The flavor components that make beer taste fresh are antioxidants. Any oxygen that gets into the beer, that is not scavenged by the yeast, will stale the beer. This is why brewers strive to protect the beer from oxygen. The fact is you did do damage, how much is open for debate.
Part of what brewers perceive as staling in finished beer is that it lacks a viable carbon source other than ethanol. When finished beer that still contains viable yeast cells is exposed to O2
, the cells consume the O2
and under go a diauxic shift where they start to consume ethanol as their carbon source aerobically, reducing ethanol back into its precursors. That does not produce the flavors we associate with truly oxidized beer, which is the result of filtered beer being exposed to O2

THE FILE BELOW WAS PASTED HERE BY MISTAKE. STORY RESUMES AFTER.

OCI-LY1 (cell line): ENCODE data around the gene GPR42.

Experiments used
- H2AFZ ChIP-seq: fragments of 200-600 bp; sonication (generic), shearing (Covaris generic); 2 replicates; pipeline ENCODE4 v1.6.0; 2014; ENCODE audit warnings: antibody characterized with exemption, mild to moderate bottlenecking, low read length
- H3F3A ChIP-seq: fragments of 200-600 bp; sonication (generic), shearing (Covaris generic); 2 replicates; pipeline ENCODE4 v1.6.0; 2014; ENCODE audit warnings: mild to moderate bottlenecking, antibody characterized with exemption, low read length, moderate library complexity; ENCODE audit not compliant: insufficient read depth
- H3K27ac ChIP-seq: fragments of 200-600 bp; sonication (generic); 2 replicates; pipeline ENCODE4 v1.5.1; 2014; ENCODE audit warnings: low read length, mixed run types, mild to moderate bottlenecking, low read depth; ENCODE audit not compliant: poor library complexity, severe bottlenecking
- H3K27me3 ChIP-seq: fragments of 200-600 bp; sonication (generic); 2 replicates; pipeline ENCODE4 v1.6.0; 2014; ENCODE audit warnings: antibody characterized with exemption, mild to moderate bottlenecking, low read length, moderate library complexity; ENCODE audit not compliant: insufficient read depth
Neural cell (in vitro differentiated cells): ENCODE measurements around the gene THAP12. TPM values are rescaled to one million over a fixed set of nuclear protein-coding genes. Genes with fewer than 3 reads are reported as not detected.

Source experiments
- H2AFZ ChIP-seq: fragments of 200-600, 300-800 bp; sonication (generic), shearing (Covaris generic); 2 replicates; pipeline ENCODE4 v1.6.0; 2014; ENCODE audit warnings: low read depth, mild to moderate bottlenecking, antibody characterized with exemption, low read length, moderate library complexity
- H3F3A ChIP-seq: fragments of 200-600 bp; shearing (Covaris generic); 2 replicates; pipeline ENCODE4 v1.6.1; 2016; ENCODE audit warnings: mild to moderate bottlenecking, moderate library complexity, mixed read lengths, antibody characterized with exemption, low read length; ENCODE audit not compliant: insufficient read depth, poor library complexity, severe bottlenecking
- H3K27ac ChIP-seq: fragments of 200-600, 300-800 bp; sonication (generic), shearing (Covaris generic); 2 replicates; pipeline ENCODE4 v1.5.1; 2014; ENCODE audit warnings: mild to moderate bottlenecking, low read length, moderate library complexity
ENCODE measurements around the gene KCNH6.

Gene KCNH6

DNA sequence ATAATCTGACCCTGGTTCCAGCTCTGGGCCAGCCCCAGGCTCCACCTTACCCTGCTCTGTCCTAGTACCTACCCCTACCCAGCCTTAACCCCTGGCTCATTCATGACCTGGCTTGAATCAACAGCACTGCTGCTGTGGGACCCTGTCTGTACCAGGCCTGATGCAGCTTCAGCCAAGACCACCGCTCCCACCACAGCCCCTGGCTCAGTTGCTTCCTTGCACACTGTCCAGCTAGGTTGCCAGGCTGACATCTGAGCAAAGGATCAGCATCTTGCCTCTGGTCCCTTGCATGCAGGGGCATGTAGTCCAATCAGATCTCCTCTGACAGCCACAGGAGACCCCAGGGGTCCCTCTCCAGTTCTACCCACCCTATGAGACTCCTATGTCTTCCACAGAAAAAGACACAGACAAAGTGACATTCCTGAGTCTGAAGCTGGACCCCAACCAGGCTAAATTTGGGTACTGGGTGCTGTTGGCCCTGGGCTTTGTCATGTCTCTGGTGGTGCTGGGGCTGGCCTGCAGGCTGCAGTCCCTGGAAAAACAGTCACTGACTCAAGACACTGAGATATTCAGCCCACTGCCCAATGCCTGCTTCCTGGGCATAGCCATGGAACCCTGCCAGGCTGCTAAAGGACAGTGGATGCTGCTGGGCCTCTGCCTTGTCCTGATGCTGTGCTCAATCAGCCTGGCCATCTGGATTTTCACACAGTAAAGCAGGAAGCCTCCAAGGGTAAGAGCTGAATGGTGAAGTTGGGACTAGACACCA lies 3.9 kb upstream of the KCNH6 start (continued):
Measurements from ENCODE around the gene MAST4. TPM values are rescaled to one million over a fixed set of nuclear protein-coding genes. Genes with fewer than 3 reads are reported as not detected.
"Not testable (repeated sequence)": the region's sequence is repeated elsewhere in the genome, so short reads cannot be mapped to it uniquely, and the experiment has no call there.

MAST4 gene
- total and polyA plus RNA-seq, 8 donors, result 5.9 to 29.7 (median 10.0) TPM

during packaging. The reason why brewers still bottle-condition beer is that the addition of priming sugar gives the yeast cells something other than ethanol to consume after they take up the O2
. The modern process involves filtering and then adding back a small amount of yeast with the priming sugar.
Wort is not finished beer. It is rich with sources of carbon. The main threat that arises from waiting to pitch a yeast culture in wort that has been aerated comes not from staling, but from microbiological competitors, especially aerobic microbiological competitors, mainly wild yeast. Remember, a brewery is sanitized, not sterilized. There is always a small amount of house microflora in every fermentation. That is big part of why breweries tend to have a house flavor.